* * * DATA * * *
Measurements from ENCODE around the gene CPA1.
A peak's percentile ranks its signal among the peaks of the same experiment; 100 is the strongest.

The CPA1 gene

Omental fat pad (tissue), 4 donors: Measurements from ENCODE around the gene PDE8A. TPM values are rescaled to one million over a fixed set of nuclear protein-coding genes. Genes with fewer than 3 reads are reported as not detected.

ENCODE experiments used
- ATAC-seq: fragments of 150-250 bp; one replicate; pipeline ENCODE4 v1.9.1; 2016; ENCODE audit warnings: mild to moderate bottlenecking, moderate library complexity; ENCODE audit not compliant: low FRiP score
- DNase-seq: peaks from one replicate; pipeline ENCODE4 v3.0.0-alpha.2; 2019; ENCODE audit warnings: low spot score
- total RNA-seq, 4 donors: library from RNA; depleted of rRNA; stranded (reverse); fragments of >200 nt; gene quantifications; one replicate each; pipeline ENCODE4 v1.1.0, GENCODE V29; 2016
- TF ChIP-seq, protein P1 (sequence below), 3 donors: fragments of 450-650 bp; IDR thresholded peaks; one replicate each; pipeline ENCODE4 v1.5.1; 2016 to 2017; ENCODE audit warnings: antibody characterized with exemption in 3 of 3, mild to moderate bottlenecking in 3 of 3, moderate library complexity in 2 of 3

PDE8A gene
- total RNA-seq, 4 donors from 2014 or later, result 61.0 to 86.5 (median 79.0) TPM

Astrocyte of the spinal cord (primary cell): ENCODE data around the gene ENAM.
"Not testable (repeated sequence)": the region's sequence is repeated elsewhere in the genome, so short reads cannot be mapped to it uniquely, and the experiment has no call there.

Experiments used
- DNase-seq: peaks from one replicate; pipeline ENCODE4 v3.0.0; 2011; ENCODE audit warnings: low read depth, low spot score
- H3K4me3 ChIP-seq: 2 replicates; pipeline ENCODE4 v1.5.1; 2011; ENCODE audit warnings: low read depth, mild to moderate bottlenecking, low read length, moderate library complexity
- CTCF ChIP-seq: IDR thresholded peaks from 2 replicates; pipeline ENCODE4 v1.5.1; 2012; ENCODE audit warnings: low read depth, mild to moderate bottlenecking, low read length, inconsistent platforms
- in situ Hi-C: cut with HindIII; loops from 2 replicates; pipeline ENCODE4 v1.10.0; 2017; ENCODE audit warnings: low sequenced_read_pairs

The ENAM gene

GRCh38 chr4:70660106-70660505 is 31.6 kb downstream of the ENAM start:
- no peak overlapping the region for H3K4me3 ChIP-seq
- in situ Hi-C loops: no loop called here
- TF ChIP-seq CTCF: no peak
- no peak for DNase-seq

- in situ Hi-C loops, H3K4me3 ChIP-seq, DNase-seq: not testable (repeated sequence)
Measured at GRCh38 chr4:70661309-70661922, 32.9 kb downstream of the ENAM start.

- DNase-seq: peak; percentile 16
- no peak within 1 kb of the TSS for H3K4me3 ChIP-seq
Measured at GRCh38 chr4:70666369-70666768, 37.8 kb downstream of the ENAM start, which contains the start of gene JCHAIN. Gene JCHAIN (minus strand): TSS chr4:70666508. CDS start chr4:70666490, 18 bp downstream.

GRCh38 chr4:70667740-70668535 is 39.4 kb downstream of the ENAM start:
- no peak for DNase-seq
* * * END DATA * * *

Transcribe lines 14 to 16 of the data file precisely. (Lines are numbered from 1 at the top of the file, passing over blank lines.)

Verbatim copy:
Experiments used
- DNase-seq: peaks from one replicate; pipeline ENCODE4 v3.0.0; 2011; ENCODE audit warnings: low read depth, low spot score
- H3K4me3 ChIP-seq: 2 replicates; pipeline ENCODE4 v1.5.1; 2011; ENCODE audit warnings: low read depth, mild to moderate bottlenecking, low read length, moderate library complexity